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Natural history of subaortic stenosis in 166 dogs (1999–2011)
Journal of Veterinary Cardiology  (IF1.701),  Pub Date : 2021-09-02, DOI: 10.1016/j.jvc.2021.08.005
B.D. Eason, D.M. Fine-Ferreira, D. Leeder, C. Stauthammer, K. Lamb, A. Tobias


Subaortic stenosis (SAS) is one of the most common congenital cardiac diseases in dogs. The objective of this study was to provide survival times on a large population of dogs with SAS and to propose a redefined pressure gradient (PG) scale to include a mild, moderate, severe and very severe disease group.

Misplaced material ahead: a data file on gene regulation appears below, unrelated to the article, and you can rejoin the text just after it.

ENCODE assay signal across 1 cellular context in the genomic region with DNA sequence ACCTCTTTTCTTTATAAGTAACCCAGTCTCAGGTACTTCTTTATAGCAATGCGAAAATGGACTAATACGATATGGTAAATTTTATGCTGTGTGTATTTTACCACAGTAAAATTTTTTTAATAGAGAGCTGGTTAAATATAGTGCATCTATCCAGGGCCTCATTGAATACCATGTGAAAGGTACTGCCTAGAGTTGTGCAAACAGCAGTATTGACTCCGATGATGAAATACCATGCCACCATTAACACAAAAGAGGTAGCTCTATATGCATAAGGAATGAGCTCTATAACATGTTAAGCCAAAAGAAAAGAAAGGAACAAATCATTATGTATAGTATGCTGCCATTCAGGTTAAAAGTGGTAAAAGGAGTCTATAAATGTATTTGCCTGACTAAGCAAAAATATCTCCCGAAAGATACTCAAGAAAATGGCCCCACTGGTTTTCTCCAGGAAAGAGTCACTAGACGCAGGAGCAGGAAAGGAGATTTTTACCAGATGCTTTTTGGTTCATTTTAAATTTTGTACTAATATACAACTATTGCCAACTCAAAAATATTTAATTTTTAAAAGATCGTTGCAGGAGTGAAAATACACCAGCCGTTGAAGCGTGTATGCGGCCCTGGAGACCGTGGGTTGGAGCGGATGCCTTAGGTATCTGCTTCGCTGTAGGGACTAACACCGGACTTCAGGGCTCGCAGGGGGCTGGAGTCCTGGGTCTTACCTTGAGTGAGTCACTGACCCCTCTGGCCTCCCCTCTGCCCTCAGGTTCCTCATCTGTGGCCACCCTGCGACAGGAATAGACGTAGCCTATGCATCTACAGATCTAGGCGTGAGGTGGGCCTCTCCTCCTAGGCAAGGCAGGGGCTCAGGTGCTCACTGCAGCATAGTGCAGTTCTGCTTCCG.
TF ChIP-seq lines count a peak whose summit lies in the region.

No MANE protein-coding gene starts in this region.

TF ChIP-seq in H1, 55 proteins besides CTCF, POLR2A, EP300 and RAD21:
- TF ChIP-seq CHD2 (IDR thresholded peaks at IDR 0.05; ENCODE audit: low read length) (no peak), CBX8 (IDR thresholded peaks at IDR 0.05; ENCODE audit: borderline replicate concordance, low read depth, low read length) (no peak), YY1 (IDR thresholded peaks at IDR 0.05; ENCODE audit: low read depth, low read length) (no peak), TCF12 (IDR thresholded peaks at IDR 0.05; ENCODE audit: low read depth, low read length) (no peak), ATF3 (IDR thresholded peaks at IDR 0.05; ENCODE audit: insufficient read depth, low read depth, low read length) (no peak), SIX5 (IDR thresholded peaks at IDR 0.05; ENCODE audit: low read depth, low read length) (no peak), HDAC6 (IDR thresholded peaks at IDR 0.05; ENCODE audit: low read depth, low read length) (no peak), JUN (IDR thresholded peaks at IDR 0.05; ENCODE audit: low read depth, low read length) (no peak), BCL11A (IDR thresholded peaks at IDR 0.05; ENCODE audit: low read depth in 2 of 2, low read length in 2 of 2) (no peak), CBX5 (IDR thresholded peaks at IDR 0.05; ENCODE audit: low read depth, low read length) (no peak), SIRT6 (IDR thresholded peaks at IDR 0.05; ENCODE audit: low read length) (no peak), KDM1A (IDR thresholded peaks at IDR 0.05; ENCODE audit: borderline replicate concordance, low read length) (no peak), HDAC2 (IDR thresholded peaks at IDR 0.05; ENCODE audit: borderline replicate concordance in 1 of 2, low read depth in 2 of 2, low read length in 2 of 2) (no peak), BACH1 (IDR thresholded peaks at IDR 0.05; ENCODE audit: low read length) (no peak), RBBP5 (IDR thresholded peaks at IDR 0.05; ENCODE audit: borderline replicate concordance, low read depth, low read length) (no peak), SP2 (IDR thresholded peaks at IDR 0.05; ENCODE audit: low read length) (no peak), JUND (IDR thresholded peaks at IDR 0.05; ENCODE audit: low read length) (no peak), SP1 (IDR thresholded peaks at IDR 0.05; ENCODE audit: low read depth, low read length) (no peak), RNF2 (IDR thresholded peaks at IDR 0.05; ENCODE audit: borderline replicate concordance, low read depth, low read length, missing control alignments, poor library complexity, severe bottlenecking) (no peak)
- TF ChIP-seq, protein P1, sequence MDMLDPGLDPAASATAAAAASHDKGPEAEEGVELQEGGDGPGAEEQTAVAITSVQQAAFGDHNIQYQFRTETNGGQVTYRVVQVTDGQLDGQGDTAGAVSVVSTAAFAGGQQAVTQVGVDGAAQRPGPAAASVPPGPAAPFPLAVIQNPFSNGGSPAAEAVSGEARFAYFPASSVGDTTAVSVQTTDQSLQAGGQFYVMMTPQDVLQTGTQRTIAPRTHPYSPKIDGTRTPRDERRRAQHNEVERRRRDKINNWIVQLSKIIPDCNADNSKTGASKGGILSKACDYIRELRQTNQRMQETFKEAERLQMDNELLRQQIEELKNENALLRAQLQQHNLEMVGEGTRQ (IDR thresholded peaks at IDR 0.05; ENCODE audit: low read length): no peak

Animals, materials and methods

Dogs were divided into four groups based on the Doppler-derived PG across the stenosis. Disease severity was defined as follows: mild = PG < 50 mmHg; moderate = PG range 50–80 mmHg; severe = PG range 80–130 mmHg; and very severe = PG > 130 mmHg. Over the study period (1999–2011), 166 client-owned dogs were diagnosed with SAS of which 129 had follow-up information available.


Unadjusted median survival time for severity groups were as follows: mild 10.6 years; moderate 9.9 years; severe 7.3 years; and very severe 3.0 years. Univariable analysis examining the effect of the PG, age at diagnosis and sex found only the PG and age at diagnosis had a significant effect on survival. Adjusted survival curves showed that the survival time in the very severe group was decreased compared with all other groups.


Based on the results of this study, a revised SAS classification system with four PG groups is appropriate. Dogs with a PG > 130 mmHg were identified as those with the lowest median survival time.